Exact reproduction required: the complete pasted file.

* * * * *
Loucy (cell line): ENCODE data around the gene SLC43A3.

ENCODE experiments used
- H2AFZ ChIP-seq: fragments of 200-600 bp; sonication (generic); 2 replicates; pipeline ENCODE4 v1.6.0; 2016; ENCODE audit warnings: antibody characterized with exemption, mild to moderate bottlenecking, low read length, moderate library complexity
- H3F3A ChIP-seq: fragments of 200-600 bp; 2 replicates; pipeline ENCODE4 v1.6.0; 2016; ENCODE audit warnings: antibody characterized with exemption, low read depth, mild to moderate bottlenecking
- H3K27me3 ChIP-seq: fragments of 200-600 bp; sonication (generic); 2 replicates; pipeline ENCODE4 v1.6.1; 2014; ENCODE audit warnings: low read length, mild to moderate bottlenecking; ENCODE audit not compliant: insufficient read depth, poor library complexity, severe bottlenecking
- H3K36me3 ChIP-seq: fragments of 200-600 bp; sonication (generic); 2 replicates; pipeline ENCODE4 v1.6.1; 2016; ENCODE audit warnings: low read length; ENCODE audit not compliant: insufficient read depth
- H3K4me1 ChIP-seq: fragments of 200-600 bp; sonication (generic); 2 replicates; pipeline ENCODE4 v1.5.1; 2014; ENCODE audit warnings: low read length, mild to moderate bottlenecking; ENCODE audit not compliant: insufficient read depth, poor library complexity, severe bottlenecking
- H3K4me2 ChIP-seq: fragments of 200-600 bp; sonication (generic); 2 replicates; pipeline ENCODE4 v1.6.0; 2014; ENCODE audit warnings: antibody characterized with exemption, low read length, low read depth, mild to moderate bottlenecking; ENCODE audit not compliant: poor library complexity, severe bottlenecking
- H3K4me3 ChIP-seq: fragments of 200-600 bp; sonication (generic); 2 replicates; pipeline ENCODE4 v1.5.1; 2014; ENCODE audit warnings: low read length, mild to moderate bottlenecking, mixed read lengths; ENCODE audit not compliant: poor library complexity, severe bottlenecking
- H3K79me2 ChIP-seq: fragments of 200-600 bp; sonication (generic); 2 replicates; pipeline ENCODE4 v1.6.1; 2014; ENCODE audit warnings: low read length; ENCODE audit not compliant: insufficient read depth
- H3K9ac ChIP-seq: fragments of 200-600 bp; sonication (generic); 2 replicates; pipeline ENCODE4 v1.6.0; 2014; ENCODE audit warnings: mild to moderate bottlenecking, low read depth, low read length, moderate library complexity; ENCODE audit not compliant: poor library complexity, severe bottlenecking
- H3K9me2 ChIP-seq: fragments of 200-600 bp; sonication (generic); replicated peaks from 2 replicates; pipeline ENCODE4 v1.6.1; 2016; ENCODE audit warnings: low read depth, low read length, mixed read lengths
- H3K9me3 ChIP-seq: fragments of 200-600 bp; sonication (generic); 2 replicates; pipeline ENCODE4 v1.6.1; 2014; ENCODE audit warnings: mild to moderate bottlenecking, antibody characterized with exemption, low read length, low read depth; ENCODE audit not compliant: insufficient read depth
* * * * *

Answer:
Loucy (cell line): ENCODE data around the gene SLC43A3.

ENCODE experiments used
- H2AFZ ChIP-seq: fragments of 200-600 bp; sonication (generic); 2 replicates; pipeline ENCODE4 v1.6.0; 2016; ENCODE audit warnings: antibody characterized with exemption, mild to moderate bottlenecking, low read length, moderate library complexity
- H3F3A ChIP-seq: fragments of 200-600 bp; 2 replicates; pipeline ENCODE4 v1.6.0; 2016; ENCODE audit warnings: antibody characterized with exemption, low read depth, mild to moderate bottlenecking
- H3K27me3 ChIP-seq: fragments of 200-600 bp; sonication (generic); 2 replicates; pipeline ENCODE4 v1.6.1; 2014; ENCODE audit warnings: low read length, mild to moderate bottlenecking; ENCODE audit not compliant: insufficient read depth, poor library complexity, severe bottlenecking
- H3K36me3 ChIP-seq: fragments of 200-600 bp; sonication (generic); 2 replicates; pipeline ENCODE4 v1.6.1; 2016; ENCODE audit warnings: low read length; ENCODE audit not compliant: insufficient read depth
- H3K4me1 ChIP-seq: fragments of 200-600 bp; sonication (generic); 2 replicates; pipeline ENCODE4 v1.5.1; 2014; ENCODE audit warnings: low read length, mild to moderate bottlenecking; ENCODE audit not compliant: insufficient read depth, poor library complexity, severe bottlenecking
- H3K4me2 ChIP-seq: fragments of 200-600 bp; sonication (generic); 2 replicates; pipeline ENCODE4 v1.6.0; 2014; ENCODE audit warnings: antibody characterized with exemption, low read length, low read depth, mild to moderate bottlenecking; ENCODE audit not compliant: poor library complexity, severe bottlenecking
- H3K4me3 ChIP-seq: fragments of 200-600 bp; sonication (generic); 2 replicates; pipeline ENCODE4 v1.5.1; 2014; ENCODE audit warnings: low read length, mild to moderate bottlenecking, mixed read lengths; ENCODE audit not compliant: poor library complexity, severe bottlenecking
- H3K79me2 ChIP-seq: fragments of 200-600 bp; sonication (generic); 2 replicates; pipeline ENCODE4 v1.6.1; 2014; ENCODE audit warnings: low read length; ENCODE audit not compliant: insufficient read depth
- H3K9ac ChIP-seq: fragments of 200-600 bp; sonication (generic); 2 replicates; pipeline ENCODE4 v1.6.0; 2014; ENCODE audit warnings: mild to moderate bottlenecking, low read depth, low read length, moderate library complexity; ENCODE audit not compliant: poor library complexity, severe bottlenecking
- H3K9me2 ChIP-seq: fragments of 200-600 bp; sonication (generic); replicated peaks from 2 replicates; pipeline ENCODE4 v1.6.1; 2016; ENCODE audit warnings: low read depth, low read length, mixed read lengths
- H3K9me3 ChIP-seq: fragments of 200-600 bp; sonication (generic); 2 replicates; pipeline ENCODE4 v1.6.1; 2014; ENCODE audit warnings: mild to moderate bottlenecking, antibody characterized with exemption, low read length, low read depth; ENCODE audit not compliant: insufficient read depth